A defining characteristic of President Nana Akufo-Addo’s industrial policy is decentralisation. The new administration is hoping to drive economic growth and employment by encouraging the development of industry in every region of the country.
The headline policy of these wider industrialisation and diversification efforts is the One District, One Factory initiative (1D1F). The scheme seeks to establish a factory in each of Ghana’s 216 districts over 2017-21. 1D1F will be developed through public-private partnerships (PPPs), with the estimation that each factory will require between $5000 and $5m in funding. In 2017 the government targeted 51 districts and allocated $171.4m under that year’s budget for this purpose.
While Ghana – and indeed a variety of markets across the continent – has witnessed some obstacles to development of the sector, the early signs of 1D1F look positive. In March 2017 Gifty OheneKonadu, the national coordinator at the 1D1F secretariat, told local press that the initiative had already received $3bn in pledges from local and foreign investors and that 40 business proposals out of 310 enquiries were under consideration. In the same month Universal Merchant Bank offered $100m for the programme. This funding is partly dedicated to the establishment of PPP centres to support successful applicants and expedite the process of launching operations.
Following this promising news, in June 2017 it was announced that China had also committed $2bn towards the scheme. In a memorandum of understanding with the Association of Ghana Industries and several Ghana-based banks, the China National Building Materials and Equipment Import and Export Corporation agreed that it would offer up to 85% financing of viable projects approved by the 1D1F Secretariat. “The most exciting part of the financing is the Chinese will provide a huge market access for most of the export commodities, which is expected to bring $2.5bn revenue to Ghana annually,” Ohene-Konadu told local press.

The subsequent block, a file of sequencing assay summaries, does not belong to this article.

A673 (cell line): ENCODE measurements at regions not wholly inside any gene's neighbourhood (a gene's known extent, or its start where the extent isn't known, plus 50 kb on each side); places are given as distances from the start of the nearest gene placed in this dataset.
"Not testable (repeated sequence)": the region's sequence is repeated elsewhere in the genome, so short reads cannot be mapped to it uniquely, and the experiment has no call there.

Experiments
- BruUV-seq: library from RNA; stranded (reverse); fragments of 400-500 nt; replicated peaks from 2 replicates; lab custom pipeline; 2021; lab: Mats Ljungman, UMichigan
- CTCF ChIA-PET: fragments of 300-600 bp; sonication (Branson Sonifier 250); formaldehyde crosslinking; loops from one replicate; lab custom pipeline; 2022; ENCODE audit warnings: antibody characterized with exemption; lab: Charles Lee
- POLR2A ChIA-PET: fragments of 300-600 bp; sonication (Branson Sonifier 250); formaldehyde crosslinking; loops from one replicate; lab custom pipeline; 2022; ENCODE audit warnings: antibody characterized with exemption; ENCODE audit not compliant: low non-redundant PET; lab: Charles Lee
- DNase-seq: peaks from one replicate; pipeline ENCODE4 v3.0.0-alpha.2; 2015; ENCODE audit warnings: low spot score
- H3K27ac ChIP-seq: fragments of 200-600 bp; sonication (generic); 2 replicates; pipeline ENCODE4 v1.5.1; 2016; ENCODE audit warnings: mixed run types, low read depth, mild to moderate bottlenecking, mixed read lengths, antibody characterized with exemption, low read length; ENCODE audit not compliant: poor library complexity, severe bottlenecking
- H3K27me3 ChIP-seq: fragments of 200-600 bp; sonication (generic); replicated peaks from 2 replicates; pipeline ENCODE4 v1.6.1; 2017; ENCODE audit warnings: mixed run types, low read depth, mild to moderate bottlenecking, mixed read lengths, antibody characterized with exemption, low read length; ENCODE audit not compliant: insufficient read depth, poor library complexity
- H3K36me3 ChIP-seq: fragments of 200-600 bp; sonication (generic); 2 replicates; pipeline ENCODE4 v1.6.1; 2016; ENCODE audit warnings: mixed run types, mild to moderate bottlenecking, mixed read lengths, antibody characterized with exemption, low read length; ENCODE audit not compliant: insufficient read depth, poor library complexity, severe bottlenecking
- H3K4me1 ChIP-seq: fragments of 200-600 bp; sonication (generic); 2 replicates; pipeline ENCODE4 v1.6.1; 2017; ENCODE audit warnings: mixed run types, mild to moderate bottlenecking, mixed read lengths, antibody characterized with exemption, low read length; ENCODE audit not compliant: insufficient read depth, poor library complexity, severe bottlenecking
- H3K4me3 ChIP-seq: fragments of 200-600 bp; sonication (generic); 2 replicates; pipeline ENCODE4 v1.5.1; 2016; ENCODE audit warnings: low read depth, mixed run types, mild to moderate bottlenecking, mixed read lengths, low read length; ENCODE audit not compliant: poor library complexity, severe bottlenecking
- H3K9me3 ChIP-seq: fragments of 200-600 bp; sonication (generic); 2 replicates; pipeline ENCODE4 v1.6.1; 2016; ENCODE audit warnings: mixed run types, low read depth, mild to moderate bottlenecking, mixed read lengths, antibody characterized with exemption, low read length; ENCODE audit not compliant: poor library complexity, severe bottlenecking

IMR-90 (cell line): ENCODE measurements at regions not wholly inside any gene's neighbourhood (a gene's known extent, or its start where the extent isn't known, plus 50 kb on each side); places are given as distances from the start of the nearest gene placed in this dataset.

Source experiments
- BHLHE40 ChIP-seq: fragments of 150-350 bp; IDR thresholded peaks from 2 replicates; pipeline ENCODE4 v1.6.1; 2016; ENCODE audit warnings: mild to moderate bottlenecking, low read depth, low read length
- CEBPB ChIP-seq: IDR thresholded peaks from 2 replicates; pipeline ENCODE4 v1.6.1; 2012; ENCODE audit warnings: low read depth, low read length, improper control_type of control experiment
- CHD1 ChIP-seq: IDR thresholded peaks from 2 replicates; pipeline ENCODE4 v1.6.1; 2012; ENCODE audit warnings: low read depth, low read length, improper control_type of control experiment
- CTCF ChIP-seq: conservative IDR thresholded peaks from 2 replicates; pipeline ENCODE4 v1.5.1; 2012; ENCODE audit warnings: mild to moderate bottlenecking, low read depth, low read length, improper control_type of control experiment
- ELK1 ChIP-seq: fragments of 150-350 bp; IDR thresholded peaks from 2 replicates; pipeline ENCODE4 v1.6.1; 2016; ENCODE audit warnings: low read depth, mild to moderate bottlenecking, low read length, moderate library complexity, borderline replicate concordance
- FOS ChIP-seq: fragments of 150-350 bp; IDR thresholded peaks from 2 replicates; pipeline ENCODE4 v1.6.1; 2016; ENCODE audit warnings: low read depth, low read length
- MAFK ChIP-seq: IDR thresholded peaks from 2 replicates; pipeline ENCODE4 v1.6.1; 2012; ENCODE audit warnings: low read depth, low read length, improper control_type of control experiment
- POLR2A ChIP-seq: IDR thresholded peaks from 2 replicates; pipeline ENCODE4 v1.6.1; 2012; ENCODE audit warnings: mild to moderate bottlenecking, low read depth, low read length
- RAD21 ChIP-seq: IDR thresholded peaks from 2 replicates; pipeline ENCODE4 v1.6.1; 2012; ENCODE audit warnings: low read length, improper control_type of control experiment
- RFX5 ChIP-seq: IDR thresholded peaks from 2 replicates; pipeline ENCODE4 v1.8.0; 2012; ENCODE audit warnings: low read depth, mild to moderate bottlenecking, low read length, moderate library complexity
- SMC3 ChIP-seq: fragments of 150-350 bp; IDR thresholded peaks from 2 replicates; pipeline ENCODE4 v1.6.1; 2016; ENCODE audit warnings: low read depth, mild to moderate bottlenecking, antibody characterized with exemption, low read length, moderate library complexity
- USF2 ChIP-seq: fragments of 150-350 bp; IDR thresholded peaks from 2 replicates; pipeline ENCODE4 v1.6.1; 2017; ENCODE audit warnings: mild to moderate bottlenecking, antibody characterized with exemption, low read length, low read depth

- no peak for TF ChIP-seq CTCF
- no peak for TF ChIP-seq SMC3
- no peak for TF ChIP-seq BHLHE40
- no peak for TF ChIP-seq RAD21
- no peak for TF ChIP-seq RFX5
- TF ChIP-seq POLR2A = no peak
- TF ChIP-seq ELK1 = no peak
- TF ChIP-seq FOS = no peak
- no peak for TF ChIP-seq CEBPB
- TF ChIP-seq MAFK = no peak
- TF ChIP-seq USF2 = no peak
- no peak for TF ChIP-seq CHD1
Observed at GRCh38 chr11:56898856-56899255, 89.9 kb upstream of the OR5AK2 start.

The government hopes the scheme will create 350,000 jobs and support regional economies. However, the administration is not pinning all its hopes on 1D1F. In May 2017 Alan Kyerematen, minister of trade and industry, also announced plans for a new industrial zone in each of Ghana’s 10 regions. “If we are talking about enhancement of industrial production, then obviously access to lands [and] energy must be a critical factor. That is why these industrial parks are actually important. The magic of Asia, China [and] Korea are all about the establishment of industrial parks and special economic zones,” he told local press.
Development of both hard and soft infrastructure will be crucial to the success of such industrial zones. Indeed, the latter will be particularly important. “Ghana still needs to find the right business environment and taxation balance,” Hayssam Fakhry, managing director of Interplast, told OBG. “The possibilities are endless if the country can simplify its taxes and export procedures, while simultaneously bringing additional foreign currency through tourism,” he added.
Although these decentralisation efforts have gained momentum, they will likely face significant hurdles. Beyond the perennial problem of power supply (see overview), industrialisation in rural areas will test infrastructural capacity. While industrial corridors experience some challenges, factories in rural settings face a different set of obstacles.
Ghana has a $1.5bn infrastructure funding gap to bridge to enable district factories and industrial zones to market their goods and generate export revenue. Indeed, while 1D1F and the industrial zones plan offer a lot of potential, infrastructure and incentives will ultimately determine their success. “Agriculture and food processing offer the most potential, especially those related to cocoa products, cassava, palm and exotic fruits,” Jamil Mouganie, assistant general manager of Latex Foam, told OBG. “Development of the infrastructure for transport will be the key to their growth.”
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